In the face of deep, mutually-beneficial Chinese engagement in Africa, the U.S. must work to expand the presence of U.S. businesses on the continent. The U.S. has done important work with aid and other development assistance programs such as the President's Emergency Plan for Aids Relief (PEPFAR), Feed the Future, and Power Africa, among others; however, it must begin to focus on economic treaties that create jobs and deepen economic engagement in order to match an increasing Chinese presence on the continent. In this regard, the U.S. must strengthen its economic diplomacy with African countries. Clearly, the U.S.-Africa Leadership Summit in 2014 was a crucial first step. The initiative has reinvigorated relations between the U.S. and Africa in the areas of trade and investment, security, and democratic development — to which China has paid little attention, but which remains a priority for most Africans living under authoritarian democrats. Many analysts believe the summit also brought clearer focus to President Obama's policy towards Africa. Nonetheless, the U.S. should also explore the following options:

U.S. companies should consider shifting some of the manufacturing operations that are heavily concentrated in other parts of the world to Africa, especially for low-cost apparel and footwear. Likewise, they should explore Africa's potential for low-level service industries such as call center jobs, which are currently located in India and elsewhere. African host country governments must leverage this interest with proactive development policies for the benefit of their own economies.

The U.S. must move beyond aid to expand and improve treaties with African countries: It is estimated that all existing U.S. treaties with Africa cover just 7% of the region's GDP, while China's bilateral investment treaties cover 80%. A useful trade initiative such as AGOA is commendable, and its reauthorization is a positive development both for the U.S. and African countries. To gain business visibility on the continent, the U.S. government must consider establishing a position that promotes U.S. businesses in Africa. Of course this does not mean neglecting other policy priorities such as aid or other regions of the world. Rather such a move could provide reliable data which would enable U.S. companies to sufficiently explore the growing business opportunities on the continent.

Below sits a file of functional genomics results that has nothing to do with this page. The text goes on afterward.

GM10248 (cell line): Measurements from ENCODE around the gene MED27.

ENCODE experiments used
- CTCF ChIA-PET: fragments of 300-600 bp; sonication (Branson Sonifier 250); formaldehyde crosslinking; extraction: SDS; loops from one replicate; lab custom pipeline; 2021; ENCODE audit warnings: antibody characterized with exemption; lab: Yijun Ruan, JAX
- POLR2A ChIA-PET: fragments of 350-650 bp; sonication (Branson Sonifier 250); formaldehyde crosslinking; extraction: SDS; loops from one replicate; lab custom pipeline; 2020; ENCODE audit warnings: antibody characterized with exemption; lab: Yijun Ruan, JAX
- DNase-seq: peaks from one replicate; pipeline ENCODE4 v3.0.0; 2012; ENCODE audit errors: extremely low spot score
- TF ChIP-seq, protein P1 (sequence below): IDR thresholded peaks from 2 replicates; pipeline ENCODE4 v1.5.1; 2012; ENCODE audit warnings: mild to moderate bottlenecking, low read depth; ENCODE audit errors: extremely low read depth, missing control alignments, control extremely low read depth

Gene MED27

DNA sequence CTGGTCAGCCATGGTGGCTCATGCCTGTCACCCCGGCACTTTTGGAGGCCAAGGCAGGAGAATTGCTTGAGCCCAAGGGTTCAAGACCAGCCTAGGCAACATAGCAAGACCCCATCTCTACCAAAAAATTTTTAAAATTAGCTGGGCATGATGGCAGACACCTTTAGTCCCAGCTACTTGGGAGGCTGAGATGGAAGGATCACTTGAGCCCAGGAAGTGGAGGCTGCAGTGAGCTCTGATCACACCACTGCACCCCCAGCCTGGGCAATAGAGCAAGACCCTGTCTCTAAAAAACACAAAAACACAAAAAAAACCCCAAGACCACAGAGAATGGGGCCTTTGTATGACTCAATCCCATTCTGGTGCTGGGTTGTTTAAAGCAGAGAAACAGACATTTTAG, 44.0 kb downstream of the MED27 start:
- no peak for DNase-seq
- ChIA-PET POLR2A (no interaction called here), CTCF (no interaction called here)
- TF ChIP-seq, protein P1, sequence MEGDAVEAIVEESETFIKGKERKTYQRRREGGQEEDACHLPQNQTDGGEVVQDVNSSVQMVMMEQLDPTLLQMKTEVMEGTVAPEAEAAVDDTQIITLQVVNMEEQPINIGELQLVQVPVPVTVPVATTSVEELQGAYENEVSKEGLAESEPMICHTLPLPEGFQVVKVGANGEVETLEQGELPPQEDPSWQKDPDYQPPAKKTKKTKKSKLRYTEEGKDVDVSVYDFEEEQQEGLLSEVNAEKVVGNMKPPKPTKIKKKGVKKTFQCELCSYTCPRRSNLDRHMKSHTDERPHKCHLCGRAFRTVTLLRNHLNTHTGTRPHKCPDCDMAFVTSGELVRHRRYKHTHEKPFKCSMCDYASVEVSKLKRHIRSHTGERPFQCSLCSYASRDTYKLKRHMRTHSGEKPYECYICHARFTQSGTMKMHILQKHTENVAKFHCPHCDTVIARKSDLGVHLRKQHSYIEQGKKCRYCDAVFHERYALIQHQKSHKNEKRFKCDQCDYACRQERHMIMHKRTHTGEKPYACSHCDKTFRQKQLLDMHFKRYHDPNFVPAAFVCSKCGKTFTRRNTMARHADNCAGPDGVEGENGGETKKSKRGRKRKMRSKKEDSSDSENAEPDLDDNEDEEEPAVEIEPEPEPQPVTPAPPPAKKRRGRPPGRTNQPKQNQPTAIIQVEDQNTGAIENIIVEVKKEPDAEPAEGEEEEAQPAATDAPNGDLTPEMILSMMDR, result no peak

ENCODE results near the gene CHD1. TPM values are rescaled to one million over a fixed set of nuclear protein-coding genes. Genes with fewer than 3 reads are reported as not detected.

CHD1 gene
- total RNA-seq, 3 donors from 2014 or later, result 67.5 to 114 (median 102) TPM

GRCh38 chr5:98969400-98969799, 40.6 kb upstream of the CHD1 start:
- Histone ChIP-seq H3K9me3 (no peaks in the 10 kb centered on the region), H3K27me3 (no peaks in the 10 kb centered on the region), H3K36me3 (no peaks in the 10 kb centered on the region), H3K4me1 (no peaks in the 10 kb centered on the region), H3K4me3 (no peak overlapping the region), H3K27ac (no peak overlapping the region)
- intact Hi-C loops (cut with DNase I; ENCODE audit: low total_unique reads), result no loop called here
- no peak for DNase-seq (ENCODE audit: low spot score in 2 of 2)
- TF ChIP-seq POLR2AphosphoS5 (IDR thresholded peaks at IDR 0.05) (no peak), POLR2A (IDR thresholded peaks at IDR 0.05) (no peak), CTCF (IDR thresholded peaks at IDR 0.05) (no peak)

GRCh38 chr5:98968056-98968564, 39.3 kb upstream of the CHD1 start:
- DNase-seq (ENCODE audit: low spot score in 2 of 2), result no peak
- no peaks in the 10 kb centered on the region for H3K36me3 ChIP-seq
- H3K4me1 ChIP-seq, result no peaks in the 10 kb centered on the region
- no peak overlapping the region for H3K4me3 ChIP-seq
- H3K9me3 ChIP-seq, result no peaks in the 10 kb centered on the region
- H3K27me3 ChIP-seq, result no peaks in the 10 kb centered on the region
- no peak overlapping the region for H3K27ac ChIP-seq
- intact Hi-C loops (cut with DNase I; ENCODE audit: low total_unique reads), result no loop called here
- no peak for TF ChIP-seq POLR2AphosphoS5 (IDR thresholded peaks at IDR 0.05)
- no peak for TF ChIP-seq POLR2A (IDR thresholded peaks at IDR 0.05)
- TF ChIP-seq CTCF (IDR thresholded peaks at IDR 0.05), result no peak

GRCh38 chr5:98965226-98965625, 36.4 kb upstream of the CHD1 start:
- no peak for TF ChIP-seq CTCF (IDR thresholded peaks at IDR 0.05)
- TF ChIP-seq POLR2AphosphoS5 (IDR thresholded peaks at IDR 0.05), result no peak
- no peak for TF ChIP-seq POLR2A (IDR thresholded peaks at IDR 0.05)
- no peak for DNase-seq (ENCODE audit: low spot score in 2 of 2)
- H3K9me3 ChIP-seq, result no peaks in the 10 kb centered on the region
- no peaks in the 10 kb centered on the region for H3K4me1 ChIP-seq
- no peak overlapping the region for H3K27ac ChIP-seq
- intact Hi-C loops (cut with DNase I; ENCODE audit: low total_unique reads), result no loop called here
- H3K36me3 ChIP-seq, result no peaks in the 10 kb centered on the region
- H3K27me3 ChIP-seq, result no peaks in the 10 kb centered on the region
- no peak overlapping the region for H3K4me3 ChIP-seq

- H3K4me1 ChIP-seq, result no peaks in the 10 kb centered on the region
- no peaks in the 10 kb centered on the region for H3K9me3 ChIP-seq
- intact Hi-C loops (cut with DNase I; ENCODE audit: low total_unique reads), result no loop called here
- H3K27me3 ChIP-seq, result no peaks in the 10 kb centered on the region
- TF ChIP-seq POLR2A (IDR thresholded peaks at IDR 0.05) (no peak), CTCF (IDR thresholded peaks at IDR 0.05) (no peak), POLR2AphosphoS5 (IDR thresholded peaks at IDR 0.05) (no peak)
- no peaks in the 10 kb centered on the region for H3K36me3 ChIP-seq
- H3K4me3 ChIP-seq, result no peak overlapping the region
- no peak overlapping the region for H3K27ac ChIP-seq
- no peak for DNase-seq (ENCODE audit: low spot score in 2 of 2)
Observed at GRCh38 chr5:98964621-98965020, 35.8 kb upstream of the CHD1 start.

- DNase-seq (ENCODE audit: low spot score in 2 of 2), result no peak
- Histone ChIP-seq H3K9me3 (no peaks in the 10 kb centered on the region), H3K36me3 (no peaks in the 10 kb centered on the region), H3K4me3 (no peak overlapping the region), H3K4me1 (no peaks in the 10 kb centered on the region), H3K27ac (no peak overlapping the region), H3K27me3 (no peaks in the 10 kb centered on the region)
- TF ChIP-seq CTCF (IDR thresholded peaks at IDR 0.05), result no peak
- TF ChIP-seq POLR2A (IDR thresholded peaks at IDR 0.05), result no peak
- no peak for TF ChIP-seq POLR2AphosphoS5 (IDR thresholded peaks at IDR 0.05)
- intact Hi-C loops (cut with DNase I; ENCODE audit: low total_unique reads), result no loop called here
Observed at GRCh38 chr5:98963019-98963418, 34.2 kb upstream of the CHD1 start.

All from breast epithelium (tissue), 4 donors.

To echo the recommendation of Richard Sezibera, Secretary General of the East African Community, who spoke at a recent Wilson Center event, businesses must be encouraged to look beyond present challenges — a lack of basic infrastructure and inconsistent power supply — to the continent's vast potential, which Chinese businesses are taking advantage of. With the highest population growth and fastest growing economies in the world, Africa could be a major source of growth for the global economy over the next 50 years. To quote Solomon Asamoah, a Vice President at the African Development Bank, "can you be a global company today without an Africa strategy?"

The U.S. will need a comprehensive economic strategy towards Africa sooner rather than later. Investment in manufacturing on the continent has the potential to deliver both profits for businesses that take the risk, as well as the jobs that will improve African economies and the livelihood of African workers. Most Western firms still see Africa as a risky place to do business, but the Chinese see the opportunities available, and are taking full advantage of them. This is doubly true with the second wave of Chinese investment, which promises to bring manufacturing and other value-added jobs to the continent. Enormous opportunities abound, and the U.S. must not miss out on them.

Isaac Debrah is a Southern Voices Network Scholar with the Wilson Center Africa Program September–November 2015. He is Assistant Project Manager for Anglophone West Africa at the Ghana Center for Democratic Development, an SVN partner organization.

About the Author

Isaac Ofosu Debrah

Isaac Ofosu Debrah

Former Southern Voices Network for Peacebuilding Scholar
Read More

Africa Program

The Africa Program works to address the most critical issues facing Africa and U.S.-Africa relations, build mutually beneficial U.S.-Africa relations, and enhance knowledge and understanding about Africa in the United States. The Program achieves its mission through in-depth research and analyses, public discussion, working groups, and briefings that bring together policymakers, practitioners, and subject matter experts to analyze and offer practical options for tackling key challenges in Africa and in U.S.-Africa relations.    Read more